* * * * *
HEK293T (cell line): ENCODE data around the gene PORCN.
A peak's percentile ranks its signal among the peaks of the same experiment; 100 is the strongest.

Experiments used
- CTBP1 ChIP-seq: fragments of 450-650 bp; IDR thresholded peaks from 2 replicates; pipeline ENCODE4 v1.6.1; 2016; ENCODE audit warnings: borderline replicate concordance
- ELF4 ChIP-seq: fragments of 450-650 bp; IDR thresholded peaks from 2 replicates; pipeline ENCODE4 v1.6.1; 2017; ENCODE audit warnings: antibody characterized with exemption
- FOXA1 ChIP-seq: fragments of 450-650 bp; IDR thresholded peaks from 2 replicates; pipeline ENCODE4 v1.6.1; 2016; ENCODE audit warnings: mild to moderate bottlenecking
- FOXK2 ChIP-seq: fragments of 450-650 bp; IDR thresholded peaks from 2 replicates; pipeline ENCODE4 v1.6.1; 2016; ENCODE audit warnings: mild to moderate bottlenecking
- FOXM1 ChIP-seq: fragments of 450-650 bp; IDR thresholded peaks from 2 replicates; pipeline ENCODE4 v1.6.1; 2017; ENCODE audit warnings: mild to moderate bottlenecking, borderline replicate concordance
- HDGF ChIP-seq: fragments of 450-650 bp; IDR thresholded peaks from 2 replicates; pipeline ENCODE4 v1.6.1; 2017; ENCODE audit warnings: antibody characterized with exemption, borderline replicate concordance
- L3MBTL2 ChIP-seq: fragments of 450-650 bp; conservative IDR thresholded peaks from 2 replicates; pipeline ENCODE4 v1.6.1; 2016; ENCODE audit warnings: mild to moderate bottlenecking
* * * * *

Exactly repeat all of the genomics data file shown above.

HEK293T (cell line): ENCODE data around the gene PORCN.
A peak's percentile ranks its signal among the peaks of the same experiment; 100 is the strongest.

Experiments used
- CTBP1 ChIP-seq: fragments of 450-650 bp; IDR thresholded peaks from 2 replicates; pipeline ENCODE4 v1.6.1; 2016; ENCODE audit warnings: borderline replicate concordance
- ELF4 ChIP-seq: fragments of 450-650 bp; IDR thresholded peaks from 2 replicates; pipeline ENCODE4 v1.6.1; 2017; ENCODE audit warnings: antibody characterized with exemption
- FOXA1 ChIP-seq: fragments of 450-650 bp; IDR thresholded peaks from 2 replicates; pipeline ENCODE4 v1.6.1; 2016; ENCODE audit warnings: mild to moderate bottlenecking
- FOXK2 ChIP-seq: fragments of 450-650 bp; IDR thresholded peaks from 2 replicates; pipeline ENCODE4 v1.6.1; 2016; ENCODE audit warnings: mild to moderate bottlenecking
- FOXM1 ChIP-seq: fragments of 450-650 bp; IDR thresholded peaks from 2 replicates; pipeline ENCODE4 v1.6.1; 2017; ENCODE audit warnings: mild to moderate bottlenecking, borderline replicate concordance
- HDGF ChIP-seq: fragments of 450-650 bp; IDR thresholded peaks from 2 replicates; pipeline ENCODE4 v1.6.1; 2017; ENCODE audit warnings: antibody characterized with exemption, borderline replicate concordance
- L3MBTL2 ChIP-seq: fragments of 450-650 bp; conservative IDR thresholded peaks from 2 replicates; pipeline ENCODE4 v1.6.1; 2016; ENCODE audit warnings: mild to moderate bottlenecking